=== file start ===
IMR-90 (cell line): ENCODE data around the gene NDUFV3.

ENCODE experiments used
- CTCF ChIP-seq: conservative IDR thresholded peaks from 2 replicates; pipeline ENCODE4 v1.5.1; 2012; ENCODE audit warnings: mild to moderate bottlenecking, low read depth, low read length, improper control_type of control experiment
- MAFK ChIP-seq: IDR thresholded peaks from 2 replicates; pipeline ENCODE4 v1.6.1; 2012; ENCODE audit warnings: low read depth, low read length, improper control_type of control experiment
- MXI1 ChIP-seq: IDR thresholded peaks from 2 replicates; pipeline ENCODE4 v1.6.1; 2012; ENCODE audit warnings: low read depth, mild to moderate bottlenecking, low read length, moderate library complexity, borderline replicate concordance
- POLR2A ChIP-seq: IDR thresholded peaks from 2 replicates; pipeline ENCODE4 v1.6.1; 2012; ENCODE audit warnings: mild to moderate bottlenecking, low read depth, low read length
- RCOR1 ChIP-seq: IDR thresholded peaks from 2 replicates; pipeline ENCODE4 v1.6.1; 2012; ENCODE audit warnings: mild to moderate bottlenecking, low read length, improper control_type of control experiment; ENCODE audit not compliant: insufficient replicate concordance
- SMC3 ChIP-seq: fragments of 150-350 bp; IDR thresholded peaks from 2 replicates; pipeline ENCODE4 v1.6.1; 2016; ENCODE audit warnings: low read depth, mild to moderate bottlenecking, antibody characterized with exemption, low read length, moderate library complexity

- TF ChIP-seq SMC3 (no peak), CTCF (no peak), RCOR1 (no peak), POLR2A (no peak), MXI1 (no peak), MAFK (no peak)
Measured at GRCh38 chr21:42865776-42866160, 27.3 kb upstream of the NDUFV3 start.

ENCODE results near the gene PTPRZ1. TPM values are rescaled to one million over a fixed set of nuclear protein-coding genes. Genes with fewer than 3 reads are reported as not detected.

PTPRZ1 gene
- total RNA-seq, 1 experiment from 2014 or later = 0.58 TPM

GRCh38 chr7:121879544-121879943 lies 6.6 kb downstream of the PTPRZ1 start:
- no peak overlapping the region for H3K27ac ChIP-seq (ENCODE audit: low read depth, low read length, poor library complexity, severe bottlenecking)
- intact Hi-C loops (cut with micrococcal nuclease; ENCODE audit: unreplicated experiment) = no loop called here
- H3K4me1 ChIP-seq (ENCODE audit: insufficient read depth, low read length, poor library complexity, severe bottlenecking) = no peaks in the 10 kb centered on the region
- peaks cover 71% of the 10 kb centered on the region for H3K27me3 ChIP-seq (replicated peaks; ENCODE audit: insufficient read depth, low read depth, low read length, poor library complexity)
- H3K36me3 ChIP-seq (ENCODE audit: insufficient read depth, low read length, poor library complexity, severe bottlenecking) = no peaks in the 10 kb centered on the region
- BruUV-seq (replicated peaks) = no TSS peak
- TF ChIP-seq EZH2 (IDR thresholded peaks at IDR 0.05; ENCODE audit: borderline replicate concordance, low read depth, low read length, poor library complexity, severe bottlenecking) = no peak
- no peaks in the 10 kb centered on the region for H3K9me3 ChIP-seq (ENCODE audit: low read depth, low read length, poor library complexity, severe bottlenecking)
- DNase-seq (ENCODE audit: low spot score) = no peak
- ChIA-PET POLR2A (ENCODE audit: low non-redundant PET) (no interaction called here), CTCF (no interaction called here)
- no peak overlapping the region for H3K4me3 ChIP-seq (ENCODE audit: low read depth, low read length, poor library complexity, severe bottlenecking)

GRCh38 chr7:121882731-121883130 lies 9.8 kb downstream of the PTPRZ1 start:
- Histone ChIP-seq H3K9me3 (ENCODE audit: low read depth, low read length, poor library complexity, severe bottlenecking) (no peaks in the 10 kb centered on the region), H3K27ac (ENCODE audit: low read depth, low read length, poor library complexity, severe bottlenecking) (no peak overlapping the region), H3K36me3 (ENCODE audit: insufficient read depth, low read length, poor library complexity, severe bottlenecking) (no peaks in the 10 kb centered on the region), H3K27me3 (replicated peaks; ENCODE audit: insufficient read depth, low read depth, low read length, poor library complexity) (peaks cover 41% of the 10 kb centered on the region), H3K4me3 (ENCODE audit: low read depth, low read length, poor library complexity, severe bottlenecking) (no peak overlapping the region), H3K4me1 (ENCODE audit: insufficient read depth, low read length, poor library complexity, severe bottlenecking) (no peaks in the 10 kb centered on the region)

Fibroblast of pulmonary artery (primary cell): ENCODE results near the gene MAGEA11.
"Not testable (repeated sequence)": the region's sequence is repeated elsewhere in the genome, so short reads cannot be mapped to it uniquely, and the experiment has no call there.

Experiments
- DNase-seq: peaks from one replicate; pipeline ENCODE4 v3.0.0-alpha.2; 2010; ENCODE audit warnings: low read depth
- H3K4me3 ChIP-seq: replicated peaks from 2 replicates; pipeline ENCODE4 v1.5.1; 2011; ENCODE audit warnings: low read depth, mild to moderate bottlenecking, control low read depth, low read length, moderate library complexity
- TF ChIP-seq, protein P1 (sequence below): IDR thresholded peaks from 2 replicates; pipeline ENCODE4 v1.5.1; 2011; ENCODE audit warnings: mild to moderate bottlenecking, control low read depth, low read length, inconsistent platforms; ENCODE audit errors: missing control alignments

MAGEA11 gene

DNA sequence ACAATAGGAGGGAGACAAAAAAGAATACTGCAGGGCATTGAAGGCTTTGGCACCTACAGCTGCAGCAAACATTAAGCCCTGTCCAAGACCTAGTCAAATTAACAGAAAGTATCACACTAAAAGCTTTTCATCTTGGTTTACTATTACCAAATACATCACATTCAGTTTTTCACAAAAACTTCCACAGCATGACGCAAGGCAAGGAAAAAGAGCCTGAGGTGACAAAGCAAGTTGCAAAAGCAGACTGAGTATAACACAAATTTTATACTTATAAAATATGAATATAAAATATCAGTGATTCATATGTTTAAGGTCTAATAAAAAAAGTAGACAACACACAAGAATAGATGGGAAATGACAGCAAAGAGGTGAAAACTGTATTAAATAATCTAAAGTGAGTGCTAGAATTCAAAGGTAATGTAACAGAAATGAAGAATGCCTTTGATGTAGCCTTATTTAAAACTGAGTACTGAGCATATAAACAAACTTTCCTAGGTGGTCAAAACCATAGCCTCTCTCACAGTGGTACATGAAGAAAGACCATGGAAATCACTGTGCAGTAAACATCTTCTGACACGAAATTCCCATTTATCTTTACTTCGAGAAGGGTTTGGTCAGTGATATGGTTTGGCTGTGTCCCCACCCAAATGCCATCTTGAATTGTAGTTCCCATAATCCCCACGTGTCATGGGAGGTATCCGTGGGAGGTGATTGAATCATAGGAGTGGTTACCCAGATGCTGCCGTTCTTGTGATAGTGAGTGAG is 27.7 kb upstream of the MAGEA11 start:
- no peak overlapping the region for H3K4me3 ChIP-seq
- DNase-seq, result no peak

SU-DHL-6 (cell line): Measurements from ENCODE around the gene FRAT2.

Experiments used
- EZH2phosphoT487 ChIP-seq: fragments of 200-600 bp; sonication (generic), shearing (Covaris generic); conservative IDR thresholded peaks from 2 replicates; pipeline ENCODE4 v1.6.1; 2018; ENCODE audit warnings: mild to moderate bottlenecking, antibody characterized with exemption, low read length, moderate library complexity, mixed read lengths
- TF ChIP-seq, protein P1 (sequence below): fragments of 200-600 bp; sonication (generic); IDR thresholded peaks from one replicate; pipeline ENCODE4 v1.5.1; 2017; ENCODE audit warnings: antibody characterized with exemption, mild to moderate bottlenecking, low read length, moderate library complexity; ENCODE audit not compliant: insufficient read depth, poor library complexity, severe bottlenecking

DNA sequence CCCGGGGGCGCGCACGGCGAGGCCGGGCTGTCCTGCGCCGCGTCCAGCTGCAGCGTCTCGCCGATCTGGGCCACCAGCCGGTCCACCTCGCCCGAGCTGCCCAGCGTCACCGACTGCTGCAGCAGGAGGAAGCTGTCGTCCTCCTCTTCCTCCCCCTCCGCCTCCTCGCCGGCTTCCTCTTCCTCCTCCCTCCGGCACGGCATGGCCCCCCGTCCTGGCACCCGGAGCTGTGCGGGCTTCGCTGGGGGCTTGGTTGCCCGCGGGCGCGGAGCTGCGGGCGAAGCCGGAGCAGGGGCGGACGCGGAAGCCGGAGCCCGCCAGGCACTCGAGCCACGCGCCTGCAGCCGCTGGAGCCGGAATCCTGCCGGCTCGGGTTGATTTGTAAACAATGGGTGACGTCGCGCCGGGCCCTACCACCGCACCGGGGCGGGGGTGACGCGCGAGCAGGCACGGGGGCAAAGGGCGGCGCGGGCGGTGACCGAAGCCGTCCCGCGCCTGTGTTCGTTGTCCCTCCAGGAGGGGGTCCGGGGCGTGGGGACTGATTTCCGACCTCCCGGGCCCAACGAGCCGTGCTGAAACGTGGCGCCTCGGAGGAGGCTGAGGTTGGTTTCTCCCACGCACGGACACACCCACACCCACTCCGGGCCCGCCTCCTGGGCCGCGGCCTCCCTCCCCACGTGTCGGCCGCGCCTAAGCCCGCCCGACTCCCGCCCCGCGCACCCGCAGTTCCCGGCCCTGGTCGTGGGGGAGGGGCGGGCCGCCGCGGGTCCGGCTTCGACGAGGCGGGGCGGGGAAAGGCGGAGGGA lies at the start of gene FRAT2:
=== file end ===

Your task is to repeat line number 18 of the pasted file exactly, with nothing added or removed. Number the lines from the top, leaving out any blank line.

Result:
- peaks cover 71% of the 10 kb centered on the region for H3K27me3 ChIP-seq (replicated peaks; ENCODE audit: insufficient read depth, low read depth, low read length, poor library complexity)